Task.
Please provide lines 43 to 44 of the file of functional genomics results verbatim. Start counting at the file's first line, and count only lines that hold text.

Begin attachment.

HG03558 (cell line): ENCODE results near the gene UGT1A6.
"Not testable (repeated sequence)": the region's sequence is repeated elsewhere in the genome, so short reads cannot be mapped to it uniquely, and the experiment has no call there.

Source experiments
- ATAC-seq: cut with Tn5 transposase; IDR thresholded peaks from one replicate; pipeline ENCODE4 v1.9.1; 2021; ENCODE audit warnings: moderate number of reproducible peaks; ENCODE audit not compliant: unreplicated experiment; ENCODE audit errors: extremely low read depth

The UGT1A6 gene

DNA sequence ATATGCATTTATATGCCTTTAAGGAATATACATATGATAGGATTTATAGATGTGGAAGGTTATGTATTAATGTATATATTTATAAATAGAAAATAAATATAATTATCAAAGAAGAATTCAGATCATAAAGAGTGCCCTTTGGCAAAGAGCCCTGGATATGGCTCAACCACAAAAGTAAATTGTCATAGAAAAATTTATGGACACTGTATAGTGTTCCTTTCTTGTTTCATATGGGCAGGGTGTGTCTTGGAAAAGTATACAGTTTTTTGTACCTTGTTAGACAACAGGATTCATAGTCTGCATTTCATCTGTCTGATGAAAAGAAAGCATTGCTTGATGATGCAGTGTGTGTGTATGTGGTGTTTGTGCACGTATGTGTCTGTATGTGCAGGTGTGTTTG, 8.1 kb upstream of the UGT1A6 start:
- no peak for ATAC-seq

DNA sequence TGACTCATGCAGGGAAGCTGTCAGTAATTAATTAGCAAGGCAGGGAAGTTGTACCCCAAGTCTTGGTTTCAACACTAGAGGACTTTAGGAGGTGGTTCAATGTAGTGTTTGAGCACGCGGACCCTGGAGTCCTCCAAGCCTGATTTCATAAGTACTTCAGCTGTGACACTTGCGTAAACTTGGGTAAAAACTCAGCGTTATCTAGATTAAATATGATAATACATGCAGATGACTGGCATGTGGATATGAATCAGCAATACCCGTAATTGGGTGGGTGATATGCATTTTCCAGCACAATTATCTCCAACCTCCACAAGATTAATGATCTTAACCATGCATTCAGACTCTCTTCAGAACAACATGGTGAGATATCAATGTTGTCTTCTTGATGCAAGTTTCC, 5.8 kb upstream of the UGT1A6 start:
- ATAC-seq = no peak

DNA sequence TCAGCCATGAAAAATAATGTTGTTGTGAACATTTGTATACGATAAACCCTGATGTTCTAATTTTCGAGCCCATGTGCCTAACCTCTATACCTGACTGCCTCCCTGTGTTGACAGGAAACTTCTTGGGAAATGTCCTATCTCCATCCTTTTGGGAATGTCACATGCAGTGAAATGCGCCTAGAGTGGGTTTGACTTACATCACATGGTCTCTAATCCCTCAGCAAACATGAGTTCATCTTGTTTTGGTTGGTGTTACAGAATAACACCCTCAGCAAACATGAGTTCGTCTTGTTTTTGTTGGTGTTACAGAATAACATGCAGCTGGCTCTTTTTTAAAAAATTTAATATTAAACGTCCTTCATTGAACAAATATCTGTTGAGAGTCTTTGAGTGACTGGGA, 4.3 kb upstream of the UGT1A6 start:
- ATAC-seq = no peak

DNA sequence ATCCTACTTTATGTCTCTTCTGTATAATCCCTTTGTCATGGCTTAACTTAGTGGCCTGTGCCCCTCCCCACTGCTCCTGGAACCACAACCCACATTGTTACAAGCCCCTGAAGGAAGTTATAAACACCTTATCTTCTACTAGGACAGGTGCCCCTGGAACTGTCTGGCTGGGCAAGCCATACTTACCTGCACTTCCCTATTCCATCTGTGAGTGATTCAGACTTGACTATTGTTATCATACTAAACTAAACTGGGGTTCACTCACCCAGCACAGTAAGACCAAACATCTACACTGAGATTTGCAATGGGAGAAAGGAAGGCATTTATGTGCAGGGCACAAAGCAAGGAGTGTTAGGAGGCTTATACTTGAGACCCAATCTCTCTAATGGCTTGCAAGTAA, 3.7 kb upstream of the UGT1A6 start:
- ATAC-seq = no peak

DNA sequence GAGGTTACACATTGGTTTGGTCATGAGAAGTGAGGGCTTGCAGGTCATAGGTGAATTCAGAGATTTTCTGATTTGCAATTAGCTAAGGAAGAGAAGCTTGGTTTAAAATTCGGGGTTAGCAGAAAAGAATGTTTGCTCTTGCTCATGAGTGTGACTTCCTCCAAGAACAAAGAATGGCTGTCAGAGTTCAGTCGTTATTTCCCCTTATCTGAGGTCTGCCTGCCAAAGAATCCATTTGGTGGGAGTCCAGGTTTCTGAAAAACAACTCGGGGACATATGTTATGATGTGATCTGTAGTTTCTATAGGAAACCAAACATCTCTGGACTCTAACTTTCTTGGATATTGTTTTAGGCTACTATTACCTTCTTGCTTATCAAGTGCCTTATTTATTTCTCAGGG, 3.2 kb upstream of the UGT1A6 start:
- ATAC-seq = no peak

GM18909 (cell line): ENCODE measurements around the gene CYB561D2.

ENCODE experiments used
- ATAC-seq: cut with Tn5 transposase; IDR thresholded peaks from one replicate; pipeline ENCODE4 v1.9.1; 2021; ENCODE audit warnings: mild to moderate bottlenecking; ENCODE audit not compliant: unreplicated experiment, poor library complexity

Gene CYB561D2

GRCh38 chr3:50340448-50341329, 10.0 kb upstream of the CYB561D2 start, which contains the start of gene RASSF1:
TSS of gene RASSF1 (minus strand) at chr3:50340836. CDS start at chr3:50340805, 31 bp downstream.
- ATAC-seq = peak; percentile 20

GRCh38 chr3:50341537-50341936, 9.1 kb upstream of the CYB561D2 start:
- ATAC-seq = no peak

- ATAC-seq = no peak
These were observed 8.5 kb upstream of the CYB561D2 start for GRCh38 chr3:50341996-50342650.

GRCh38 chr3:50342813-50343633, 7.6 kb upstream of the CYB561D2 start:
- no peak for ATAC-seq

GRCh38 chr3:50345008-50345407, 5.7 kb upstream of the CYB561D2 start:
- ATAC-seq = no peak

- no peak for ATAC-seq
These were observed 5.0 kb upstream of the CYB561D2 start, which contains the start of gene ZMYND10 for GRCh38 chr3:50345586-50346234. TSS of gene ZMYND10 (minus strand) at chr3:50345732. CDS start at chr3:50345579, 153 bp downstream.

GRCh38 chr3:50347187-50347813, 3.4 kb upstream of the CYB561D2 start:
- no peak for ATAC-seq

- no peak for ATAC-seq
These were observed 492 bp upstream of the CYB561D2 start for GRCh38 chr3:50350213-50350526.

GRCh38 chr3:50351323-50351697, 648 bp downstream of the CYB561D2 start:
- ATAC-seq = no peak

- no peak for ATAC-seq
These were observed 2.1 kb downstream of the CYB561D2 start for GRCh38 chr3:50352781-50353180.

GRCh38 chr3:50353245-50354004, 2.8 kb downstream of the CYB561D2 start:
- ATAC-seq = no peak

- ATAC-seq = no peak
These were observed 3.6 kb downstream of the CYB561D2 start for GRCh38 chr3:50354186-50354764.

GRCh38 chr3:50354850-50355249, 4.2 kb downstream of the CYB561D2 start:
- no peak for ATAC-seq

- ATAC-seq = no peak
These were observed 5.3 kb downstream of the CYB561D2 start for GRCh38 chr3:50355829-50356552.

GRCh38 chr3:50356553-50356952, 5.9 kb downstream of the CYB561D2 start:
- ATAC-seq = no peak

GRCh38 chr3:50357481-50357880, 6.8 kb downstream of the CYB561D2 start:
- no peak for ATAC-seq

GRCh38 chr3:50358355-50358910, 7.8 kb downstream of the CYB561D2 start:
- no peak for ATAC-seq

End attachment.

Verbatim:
- ATAC-seq = no peak
These were observed 3.6 kb downstream of the CYB561D2 start for GRCh38 chr3:50354186-50354764.